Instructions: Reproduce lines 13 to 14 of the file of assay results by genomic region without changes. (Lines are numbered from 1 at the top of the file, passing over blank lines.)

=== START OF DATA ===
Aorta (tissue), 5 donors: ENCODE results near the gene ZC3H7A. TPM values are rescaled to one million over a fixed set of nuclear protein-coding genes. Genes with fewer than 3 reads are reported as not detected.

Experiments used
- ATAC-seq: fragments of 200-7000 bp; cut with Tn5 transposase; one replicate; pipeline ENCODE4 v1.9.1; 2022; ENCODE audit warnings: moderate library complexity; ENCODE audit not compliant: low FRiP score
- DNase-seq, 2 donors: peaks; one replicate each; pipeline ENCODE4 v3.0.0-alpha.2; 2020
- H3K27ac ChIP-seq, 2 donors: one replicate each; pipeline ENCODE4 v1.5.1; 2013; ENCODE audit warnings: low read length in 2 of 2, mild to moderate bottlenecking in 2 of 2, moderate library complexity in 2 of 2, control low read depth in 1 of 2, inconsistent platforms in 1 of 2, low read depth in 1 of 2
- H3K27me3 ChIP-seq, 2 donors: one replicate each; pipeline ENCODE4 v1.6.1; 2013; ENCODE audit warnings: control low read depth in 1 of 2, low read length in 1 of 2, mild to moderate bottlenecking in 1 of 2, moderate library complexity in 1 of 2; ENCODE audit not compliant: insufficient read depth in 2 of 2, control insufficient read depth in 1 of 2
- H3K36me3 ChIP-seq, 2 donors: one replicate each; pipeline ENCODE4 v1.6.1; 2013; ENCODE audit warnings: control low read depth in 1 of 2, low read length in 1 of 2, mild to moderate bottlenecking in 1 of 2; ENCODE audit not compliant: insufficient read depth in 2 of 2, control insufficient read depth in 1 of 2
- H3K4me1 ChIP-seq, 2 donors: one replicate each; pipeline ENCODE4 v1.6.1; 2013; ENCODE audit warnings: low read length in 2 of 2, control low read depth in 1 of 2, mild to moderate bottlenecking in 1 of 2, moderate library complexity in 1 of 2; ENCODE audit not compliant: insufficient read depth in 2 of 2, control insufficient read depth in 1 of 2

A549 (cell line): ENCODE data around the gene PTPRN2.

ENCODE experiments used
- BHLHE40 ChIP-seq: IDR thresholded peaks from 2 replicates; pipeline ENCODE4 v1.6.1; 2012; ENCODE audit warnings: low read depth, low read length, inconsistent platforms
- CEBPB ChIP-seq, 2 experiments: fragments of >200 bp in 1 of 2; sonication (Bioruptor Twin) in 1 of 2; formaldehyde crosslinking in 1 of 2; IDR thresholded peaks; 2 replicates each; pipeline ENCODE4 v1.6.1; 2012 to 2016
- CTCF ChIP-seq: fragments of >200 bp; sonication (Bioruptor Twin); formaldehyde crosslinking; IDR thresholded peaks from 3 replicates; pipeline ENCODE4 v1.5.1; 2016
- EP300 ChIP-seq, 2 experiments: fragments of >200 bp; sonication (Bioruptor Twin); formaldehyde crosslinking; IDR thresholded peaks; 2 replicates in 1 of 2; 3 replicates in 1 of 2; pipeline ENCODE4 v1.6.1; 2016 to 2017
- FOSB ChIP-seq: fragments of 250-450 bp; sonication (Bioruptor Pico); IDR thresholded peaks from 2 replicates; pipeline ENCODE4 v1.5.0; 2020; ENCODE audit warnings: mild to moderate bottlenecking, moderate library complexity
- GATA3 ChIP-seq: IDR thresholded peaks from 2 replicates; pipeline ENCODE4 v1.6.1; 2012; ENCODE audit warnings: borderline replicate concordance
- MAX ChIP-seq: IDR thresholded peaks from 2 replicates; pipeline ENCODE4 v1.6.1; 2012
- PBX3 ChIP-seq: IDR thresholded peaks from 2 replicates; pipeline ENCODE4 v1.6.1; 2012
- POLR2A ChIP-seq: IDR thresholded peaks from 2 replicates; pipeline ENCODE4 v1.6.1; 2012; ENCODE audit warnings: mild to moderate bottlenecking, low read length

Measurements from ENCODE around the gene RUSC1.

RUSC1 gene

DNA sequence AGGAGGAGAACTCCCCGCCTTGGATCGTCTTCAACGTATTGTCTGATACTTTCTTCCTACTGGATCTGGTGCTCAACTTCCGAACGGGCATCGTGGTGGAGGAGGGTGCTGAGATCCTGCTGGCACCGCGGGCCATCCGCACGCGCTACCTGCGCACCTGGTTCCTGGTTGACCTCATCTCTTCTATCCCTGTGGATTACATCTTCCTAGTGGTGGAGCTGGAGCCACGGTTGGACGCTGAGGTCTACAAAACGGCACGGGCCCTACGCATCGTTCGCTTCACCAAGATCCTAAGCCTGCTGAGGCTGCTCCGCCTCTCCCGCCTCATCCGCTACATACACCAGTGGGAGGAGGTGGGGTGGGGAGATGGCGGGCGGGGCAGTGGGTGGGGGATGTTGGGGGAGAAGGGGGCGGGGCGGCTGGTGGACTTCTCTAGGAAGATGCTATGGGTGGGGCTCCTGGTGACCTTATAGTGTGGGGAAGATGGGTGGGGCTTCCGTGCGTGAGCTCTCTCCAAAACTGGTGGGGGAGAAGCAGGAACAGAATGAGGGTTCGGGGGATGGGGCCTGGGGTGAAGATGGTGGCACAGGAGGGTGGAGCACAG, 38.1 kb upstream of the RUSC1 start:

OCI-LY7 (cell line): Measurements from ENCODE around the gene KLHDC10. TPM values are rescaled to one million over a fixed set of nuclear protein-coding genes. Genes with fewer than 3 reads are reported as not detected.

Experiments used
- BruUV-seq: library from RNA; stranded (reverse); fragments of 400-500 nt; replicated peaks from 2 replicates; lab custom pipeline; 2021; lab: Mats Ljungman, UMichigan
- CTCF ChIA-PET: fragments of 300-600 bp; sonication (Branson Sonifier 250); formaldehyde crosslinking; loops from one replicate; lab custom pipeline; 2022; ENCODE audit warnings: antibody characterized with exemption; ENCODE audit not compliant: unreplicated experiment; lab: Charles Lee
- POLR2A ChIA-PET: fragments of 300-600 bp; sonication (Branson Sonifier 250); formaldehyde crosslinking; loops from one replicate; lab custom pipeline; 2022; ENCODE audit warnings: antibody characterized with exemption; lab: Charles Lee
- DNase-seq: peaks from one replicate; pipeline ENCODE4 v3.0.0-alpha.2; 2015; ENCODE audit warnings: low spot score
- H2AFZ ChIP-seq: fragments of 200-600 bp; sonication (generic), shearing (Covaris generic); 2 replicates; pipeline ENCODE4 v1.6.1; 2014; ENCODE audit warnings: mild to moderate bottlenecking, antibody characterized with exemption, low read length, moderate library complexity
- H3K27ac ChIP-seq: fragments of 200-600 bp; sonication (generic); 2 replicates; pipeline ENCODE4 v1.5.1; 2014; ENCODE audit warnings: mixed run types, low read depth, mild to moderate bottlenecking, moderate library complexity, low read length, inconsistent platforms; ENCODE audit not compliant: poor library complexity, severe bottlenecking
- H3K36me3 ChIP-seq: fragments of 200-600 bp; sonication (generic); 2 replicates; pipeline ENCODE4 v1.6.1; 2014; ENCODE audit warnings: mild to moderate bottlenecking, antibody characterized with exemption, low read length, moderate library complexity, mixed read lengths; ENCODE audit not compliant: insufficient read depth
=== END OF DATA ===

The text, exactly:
- CTCF ChIP-seq: fragments of >200 bp; sonication (Bioruptor Twin); formaldehyde crosslinking; IDR thresholded peaks from 3 replicates; pipeline ENCODE4 v1.5.1; 2016
- EP300 ChIP-seq, 2 experiments: fragments of >200 bp; sonication (Bioruptor Twin); formaldehyde crosslinking; IDR thresholded peaks; 2 replicates in 1 of 2; 3 replicates in 1 of 2; pipeline ENCODE4 v1.6.1; 2016 to 2017